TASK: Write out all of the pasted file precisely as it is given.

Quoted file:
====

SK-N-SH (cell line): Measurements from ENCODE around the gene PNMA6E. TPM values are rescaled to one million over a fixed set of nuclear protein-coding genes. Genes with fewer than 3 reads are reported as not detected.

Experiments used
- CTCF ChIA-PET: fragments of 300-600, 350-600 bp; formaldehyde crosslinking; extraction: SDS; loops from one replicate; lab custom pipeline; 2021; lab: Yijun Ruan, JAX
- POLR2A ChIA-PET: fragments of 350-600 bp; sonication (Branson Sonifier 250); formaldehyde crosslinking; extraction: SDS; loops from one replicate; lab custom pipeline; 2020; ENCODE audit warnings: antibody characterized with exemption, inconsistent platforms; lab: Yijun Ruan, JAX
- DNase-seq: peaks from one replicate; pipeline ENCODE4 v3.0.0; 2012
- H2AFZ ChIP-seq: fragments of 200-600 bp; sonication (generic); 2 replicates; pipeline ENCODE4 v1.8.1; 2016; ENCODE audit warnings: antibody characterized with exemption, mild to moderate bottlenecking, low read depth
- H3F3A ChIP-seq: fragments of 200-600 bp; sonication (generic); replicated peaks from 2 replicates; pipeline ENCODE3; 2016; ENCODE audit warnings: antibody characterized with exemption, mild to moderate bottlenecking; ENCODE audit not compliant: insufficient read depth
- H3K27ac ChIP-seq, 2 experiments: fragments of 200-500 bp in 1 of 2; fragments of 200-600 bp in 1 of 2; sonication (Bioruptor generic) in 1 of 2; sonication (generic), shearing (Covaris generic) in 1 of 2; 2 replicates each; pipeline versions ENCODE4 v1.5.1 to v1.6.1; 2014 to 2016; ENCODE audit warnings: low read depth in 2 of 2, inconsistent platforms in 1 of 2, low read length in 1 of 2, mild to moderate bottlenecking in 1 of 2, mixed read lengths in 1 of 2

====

SK-N-SH (cell line): Measurements from ENCODE around the gene PNMA6E. TPM values are rescaled to one million over a fixed set of nuclear protein-coding genes. Genes with fewer than 3 reads are reported as not detected.

Experiments used
- CTCF ChIA-PET: fragments of 300-600, 350-600 bp; formaldehyde crosslinking; extraction: SDS; loops from one replicate; lab custom pipeline; 2021; lab: Yijun Ruan, JAX
- POLR2A ChIA-PET: fragments of 350-600 bp; sonication (Branson Sonifier 250); formaldehyde crosslinking; extraction: SDS; loops from one replicate; lab custom pipeline; 2020; ENCODE audit warnings: antibody characterized with exemption, inconsistent platforms; lab: Yijun Ruan, JAX
- DNase-seq: peaks from one replicate; pipeline ENCODE4 v3.0.0; 2012
- H2AFZ ChIP-seq: fragments of 200-600 bp; sonication (generic); 2 replicates; pipeline ENCODE4 v1.8.1; 2016; ENCODE audit warnings: antibody characterized with exemption, mild to moderate bottlenecking, low read depth
- H3F3A ChIP-seq: fragments of 200-600 bp; sonication (generic); replicated peaks from 2 replicates; pipeline ENCODE3; 2016; ENCODE audit warnings: antibody characterized with exemption, mild to moderate bottlenecking; ENCODE audit not compliant: insufficient read depth
- H3K27ac ChIP-seq, 2 experiments: fragments of 200-500 bp in 1 of 2; fragments of 200-600 bp in 1 of 2; sonication (Bioruptor generic) in 1 of 2; sonication (generic), shearing (Covaris generic) in 1 of 2; 2 replicates each; pipeline versions ENCODE4 v1.5.1 to v1.6.1; 2014 to 2016; ENCODE audit warnings: low read depth in 2 of 2, inconsistent platforms in 1 of 2, low read length in 1 of 2, mild to moderate bottlenecking in 1 of 2, mixed read lengths in 1 of 2